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Federal Highway Administration Research and Technology
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|Publication Number: FHWA-HRT-09-003 Date: Mar/Apr 2009|
Publication Number: FHWA-HRT-09-003
Issue No: Vol. 72 No. 5
Date: Mar/Apr 2009
Maintaining slopes and restoring slopes, embankments, and roads after rock- and landslides is a major challenge with considerable impacts on State and Federal maintenance budgets. Slope failures and rockfall events disrupt traffic flow, damage public and private property, and cause serious safety hazards. The cost of restoring facilities back to a safe and functional condition is often much more expensive than prevention.
Each year, highway agencies in the United States spend millions of dollars maintaining highway embankments, slopes, and other earth structures; removing fallen rocks and debris from roadways; and repairing and restoring roads after slope failures. As the national focus shifts toward asset management and preserving existing infrastructure, the importance of maintaining embankments and cut slopes is more apparent. For this reason, the National Highway Institute (NHI) recently added a course on highway slope maintenance to its curriculum.
"Most of us have seen news footage of a landslide or mudflow impacting roads or homes, triggered by a large rain event, seasonal wet conditions, or flooding," says Benjamin Rivers, a geotechnical engineer with the Federal Highway Administration (FHWA). "Managing the conditions of slopes and their associated risks is the crux of this course."
A variety of routine maintenance activities can minimize the potential for slope failure. According to Rivers, routine slope maintenance activities should prevent conditions that promote erosion, deteriorate soil shear strength, or induce adverse loading. Because water is often the common denominator in all these conditions, controlling surface and ground water can prove effective in preventing slope failure in the long term.
In addition to understanding the role of maintenance in minimizing slope failures, highway personnel also should be able to recognize the telltale signs or mechanisms of instabilities, such as erosion, and the most effective means to mitigate potential problems, including routinely cleaning drainage ditches. Likewise, maintenance managers should have a systematic way to compare and prioritize competing slope maintenance needs.
|Shown here is a large retrogressive-type slope failure, which started as a small instability near the embankment toe.|
NHI developed the course Highway Slope Maintenance and Slide Restoration (FHWA-NHI-132081) for transportation field personnel. The instructor-led course, piloted in spring 2008, explains the conditions and factors affecting slope movement, stability, and deterioration, and the cost of maintenance and stabilization. The course also covers the rationale for slope management.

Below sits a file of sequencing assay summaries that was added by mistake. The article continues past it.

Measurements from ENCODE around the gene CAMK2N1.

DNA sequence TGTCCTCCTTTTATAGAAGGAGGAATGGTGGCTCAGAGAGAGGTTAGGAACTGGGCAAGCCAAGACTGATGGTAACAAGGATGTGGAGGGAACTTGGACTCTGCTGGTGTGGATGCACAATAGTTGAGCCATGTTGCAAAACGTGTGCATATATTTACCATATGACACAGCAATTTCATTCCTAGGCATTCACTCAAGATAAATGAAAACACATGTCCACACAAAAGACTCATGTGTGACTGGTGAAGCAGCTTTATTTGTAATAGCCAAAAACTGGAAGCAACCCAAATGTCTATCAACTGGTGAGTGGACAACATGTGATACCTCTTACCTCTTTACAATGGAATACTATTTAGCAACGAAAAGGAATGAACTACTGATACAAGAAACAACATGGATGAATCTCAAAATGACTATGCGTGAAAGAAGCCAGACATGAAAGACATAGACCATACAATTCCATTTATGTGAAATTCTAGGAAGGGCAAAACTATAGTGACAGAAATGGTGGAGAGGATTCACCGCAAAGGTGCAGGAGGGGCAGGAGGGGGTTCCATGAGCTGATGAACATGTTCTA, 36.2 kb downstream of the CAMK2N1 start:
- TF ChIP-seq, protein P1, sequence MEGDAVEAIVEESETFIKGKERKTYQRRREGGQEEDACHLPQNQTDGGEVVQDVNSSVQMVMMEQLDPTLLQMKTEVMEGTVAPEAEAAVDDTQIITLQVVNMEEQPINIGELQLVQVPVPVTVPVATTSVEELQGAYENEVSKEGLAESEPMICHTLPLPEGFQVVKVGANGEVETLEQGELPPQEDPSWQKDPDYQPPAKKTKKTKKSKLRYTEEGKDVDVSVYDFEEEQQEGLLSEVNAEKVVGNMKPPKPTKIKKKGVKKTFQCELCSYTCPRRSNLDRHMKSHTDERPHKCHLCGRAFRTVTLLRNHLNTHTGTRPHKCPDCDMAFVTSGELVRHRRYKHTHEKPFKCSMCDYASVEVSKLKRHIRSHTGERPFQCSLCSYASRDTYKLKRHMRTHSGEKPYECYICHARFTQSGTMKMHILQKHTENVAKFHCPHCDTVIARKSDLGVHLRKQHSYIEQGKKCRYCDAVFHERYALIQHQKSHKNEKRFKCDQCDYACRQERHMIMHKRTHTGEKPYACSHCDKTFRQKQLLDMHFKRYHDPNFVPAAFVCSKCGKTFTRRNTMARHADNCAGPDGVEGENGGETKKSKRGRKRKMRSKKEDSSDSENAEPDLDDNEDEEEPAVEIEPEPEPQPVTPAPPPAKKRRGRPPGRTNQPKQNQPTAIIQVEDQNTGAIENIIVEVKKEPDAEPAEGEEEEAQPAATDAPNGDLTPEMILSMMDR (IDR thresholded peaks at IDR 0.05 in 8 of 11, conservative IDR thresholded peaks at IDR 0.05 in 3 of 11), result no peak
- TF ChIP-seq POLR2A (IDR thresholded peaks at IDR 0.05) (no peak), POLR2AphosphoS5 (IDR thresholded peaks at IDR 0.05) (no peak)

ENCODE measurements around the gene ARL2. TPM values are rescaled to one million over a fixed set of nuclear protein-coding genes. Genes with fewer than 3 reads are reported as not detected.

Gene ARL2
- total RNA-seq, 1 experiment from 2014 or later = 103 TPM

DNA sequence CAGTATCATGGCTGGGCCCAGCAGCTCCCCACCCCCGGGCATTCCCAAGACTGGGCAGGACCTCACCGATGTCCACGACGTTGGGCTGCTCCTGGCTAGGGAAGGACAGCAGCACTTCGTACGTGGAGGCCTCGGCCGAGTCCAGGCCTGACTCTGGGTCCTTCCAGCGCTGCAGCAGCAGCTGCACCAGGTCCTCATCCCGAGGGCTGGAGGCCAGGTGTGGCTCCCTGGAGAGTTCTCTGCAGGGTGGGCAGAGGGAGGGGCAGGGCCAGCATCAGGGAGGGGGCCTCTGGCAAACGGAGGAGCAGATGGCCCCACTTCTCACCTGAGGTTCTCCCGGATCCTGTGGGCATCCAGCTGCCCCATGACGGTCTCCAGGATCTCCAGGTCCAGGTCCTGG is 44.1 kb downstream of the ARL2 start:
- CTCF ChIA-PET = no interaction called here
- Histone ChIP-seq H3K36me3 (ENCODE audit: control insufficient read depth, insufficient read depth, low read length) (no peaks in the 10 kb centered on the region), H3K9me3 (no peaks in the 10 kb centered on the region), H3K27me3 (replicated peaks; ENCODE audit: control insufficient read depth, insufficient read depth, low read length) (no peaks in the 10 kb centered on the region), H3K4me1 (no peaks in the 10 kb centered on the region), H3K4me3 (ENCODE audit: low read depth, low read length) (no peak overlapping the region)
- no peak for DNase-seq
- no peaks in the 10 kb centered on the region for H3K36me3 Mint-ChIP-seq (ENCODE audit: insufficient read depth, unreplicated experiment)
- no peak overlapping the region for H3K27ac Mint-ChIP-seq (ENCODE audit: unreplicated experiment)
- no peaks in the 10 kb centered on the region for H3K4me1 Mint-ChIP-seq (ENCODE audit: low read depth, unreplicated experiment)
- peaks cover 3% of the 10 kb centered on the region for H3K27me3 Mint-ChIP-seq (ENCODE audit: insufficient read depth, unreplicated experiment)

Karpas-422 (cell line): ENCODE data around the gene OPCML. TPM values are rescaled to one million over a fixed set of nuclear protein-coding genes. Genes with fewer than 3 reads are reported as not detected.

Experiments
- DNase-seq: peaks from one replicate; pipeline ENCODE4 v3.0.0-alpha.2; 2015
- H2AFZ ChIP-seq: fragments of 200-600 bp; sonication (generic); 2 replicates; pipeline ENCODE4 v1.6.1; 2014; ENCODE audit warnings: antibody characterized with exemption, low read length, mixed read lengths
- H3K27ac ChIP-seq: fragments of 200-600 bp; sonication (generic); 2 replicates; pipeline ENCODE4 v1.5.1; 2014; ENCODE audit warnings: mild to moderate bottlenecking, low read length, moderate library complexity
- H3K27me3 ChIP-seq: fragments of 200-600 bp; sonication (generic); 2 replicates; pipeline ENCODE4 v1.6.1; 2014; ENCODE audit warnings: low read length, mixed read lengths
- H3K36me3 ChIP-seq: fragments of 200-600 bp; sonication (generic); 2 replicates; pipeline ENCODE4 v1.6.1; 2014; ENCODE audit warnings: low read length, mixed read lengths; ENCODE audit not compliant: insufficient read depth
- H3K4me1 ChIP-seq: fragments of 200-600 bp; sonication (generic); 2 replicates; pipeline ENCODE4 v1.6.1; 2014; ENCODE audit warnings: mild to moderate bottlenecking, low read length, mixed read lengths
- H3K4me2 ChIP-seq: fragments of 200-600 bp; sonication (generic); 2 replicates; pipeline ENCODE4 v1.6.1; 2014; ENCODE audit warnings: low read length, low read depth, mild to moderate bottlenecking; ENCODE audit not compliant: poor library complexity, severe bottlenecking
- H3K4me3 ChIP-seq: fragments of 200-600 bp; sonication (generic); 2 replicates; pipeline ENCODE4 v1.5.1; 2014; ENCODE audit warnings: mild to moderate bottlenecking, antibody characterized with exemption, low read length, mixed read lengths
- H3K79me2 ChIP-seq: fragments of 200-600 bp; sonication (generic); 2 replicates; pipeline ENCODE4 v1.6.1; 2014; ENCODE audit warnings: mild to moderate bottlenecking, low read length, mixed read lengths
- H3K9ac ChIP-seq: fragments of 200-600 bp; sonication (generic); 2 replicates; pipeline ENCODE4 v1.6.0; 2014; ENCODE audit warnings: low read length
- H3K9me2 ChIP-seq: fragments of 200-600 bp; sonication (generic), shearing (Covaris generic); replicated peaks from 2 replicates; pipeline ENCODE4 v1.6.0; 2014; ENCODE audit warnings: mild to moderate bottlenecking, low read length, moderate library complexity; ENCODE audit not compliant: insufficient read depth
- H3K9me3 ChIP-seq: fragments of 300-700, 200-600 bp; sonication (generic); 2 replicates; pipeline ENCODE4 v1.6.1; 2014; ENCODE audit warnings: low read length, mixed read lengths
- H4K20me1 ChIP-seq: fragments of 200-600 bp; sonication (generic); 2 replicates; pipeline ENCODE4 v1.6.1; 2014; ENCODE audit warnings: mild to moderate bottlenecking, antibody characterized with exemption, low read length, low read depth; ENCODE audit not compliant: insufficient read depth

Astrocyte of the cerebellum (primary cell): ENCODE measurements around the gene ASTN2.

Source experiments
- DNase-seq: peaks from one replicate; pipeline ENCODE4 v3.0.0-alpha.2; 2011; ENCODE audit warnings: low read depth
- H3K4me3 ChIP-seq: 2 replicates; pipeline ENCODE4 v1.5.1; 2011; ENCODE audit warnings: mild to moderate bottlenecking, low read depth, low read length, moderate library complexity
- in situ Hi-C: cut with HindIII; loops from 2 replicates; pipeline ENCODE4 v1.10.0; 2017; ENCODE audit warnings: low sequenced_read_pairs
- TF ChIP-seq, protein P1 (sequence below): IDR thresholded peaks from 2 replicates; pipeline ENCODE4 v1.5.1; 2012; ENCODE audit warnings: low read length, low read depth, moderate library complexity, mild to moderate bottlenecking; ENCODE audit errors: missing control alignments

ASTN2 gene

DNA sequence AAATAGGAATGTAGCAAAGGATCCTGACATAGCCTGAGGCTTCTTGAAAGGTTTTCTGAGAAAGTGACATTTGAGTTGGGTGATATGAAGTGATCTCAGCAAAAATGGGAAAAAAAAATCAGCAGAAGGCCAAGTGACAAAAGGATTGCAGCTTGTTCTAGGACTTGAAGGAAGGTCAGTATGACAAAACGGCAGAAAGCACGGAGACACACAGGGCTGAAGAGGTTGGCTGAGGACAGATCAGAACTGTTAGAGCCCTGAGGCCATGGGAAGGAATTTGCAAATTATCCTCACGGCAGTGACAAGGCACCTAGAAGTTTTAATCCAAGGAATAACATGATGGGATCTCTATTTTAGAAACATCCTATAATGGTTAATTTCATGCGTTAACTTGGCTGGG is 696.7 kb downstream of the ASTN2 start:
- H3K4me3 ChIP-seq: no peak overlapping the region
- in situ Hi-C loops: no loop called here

"This course bridges a gap between a department of transportation's maintenance workforce and management and geotechnical and geology staffs," says Rivers. "The intent is to provide field personnel with a fundamental knowledge of factors and conditions that affect the long-term stability and performance of slopes, and to provide best slope maintenance practices, slope stabilization and repair methods, and the fundamental aspects and considerations of managing slopes in relation to our roadway infrastructure assets."
Although the potential audience for the course includes geotechnical, operations, and asset management engineers, geologists, and others involved in assessing, maintaining, managing, and repairing slopes and associated features, the primary target audience is State maintenance workers. Course material does not cover highly technical content but explains key concepts in layman's terms with an asset management perspective.
|Proper maintenance and intervention with small slope instabilities, such as this one, can prevent larger, more costly problems.|
Upon completion of the 2.5-day course, participants will be able to discuss common soil and rock slope movement and instability, list factors and conditions under which slopes deteriorate, recognize common soil and rock slope stabilization techniques, and describe the key components of slope management systems. Instructors also underscore the importance of communication and coordination with geotechnical specialists.
Alicia Sindlinger is a contributing editor for Public Roads.